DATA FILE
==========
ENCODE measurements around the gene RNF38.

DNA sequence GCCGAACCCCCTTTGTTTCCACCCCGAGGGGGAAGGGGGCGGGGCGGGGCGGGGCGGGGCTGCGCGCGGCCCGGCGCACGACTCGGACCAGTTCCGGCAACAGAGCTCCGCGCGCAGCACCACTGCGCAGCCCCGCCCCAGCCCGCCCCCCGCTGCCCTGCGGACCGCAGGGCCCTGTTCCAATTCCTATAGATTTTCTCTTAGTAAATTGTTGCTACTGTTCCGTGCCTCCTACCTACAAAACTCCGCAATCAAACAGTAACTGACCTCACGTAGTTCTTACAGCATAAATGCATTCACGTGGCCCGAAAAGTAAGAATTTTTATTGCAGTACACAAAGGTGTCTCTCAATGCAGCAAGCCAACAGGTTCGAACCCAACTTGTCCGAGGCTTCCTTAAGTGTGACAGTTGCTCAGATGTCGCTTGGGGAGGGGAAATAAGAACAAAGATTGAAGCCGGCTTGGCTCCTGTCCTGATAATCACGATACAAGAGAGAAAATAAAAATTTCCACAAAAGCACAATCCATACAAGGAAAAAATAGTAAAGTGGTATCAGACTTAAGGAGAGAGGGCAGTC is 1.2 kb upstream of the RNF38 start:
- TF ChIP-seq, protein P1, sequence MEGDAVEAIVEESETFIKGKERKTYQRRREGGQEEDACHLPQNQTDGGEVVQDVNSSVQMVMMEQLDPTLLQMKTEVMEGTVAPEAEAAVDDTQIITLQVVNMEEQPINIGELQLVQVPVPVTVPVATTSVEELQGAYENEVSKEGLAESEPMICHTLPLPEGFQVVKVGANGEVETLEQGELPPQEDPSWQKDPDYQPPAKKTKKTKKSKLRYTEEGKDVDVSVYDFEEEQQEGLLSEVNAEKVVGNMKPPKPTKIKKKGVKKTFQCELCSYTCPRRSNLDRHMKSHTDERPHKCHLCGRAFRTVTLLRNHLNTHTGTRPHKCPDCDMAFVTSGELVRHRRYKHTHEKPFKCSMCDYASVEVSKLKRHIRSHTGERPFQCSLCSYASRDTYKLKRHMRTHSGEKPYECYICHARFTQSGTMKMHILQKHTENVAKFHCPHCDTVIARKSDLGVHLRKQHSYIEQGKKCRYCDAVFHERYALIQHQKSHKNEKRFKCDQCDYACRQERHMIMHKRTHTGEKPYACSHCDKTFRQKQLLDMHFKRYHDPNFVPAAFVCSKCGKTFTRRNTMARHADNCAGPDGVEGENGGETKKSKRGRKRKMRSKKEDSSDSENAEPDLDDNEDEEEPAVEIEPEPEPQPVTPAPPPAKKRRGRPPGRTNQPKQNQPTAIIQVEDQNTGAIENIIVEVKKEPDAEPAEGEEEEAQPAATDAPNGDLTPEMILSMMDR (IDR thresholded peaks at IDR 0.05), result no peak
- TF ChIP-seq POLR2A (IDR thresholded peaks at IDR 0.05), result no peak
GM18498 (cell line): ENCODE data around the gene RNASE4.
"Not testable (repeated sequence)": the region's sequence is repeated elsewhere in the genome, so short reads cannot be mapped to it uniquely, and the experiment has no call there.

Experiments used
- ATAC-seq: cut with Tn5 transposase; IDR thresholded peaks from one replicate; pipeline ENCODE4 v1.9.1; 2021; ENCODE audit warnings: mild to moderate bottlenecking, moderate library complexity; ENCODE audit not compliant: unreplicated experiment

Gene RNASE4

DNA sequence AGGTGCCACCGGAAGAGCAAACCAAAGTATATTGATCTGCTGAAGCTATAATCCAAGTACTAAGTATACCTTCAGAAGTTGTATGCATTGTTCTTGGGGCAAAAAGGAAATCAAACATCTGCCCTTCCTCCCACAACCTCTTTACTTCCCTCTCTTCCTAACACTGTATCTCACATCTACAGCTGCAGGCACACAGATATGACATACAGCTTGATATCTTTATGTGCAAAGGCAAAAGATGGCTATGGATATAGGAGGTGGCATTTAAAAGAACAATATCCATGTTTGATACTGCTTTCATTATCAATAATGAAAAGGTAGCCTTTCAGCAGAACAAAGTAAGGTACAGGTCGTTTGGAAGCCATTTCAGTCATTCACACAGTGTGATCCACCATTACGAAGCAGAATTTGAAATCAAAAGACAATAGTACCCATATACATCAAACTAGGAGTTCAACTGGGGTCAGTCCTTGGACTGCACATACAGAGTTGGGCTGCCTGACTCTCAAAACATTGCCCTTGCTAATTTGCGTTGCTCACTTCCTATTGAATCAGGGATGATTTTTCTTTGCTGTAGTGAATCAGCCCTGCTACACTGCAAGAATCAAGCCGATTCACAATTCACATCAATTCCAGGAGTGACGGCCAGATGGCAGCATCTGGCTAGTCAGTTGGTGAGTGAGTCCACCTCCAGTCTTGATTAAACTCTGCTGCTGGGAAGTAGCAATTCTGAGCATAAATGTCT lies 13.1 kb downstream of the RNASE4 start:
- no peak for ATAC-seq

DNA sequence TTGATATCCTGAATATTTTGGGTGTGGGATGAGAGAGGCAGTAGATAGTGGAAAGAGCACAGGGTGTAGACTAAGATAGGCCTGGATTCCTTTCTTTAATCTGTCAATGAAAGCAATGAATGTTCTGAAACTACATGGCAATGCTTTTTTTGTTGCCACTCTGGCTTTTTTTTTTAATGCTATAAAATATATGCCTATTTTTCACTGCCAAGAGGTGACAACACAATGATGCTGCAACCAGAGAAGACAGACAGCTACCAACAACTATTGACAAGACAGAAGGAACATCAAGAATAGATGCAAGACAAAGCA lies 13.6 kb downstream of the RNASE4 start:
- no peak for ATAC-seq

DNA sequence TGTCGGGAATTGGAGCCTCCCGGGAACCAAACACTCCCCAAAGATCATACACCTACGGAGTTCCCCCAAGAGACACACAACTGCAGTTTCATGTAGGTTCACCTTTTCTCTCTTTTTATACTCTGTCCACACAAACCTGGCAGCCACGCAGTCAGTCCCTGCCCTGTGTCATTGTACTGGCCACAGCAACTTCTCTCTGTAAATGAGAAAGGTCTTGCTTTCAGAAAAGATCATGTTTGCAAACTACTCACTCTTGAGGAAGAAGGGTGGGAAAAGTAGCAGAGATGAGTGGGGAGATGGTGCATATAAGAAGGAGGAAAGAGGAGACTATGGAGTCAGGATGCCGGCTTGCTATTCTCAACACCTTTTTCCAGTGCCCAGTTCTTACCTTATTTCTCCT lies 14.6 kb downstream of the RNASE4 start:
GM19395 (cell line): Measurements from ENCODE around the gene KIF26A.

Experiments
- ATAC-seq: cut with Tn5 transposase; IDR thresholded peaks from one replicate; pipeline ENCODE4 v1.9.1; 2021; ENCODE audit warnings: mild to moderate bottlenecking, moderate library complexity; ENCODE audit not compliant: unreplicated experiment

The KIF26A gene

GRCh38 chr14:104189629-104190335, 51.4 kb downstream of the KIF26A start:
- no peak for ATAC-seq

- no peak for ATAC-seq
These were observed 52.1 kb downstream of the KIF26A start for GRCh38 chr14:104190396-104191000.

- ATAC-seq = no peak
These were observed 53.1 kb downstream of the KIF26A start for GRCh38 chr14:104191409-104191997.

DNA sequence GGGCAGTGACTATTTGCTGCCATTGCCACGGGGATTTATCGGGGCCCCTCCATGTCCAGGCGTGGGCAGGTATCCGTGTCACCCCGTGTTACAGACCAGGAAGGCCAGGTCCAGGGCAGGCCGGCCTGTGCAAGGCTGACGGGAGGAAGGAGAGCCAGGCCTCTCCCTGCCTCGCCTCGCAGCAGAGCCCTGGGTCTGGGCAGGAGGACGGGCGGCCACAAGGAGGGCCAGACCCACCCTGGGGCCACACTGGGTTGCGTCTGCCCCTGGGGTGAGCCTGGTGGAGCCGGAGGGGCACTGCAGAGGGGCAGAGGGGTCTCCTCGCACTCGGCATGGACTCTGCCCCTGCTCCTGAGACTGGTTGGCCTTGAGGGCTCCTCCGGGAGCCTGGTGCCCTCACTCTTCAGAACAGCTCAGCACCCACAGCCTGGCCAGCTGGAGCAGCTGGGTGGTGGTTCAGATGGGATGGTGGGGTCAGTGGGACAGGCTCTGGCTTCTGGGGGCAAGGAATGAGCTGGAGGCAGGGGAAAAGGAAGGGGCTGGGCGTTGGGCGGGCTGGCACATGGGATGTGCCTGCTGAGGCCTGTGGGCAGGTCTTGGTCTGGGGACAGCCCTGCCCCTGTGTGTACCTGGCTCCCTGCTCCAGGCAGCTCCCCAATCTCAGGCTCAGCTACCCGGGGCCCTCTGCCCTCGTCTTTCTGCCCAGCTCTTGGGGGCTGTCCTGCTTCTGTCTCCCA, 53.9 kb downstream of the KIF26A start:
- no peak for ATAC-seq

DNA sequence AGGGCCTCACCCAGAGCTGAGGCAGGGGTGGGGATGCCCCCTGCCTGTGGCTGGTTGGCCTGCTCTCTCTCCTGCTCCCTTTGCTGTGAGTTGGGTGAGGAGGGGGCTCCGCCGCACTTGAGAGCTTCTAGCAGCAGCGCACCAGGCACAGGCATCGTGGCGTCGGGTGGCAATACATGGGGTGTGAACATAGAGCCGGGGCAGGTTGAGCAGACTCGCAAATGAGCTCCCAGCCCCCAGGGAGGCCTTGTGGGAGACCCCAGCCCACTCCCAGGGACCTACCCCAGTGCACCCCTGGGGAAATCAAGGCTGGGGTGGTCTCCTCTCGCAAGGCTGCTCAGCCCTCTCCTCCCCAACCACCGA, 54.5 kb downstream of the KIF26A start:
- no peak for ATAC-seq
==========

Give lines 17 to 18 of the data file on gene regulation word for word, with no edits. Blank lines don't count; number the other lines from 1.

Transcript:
- ATAC-seq: cut with Tn5 transposase; IDR thresholded peaks from one replicate; pipeline ENCODE4 v1.9.1; 2021; ENCODE audit warnings: mild to moderate bottlenecking, moderate library complexity; ENCODE audit not compliant: unreplicated experiment

The KIF26A gene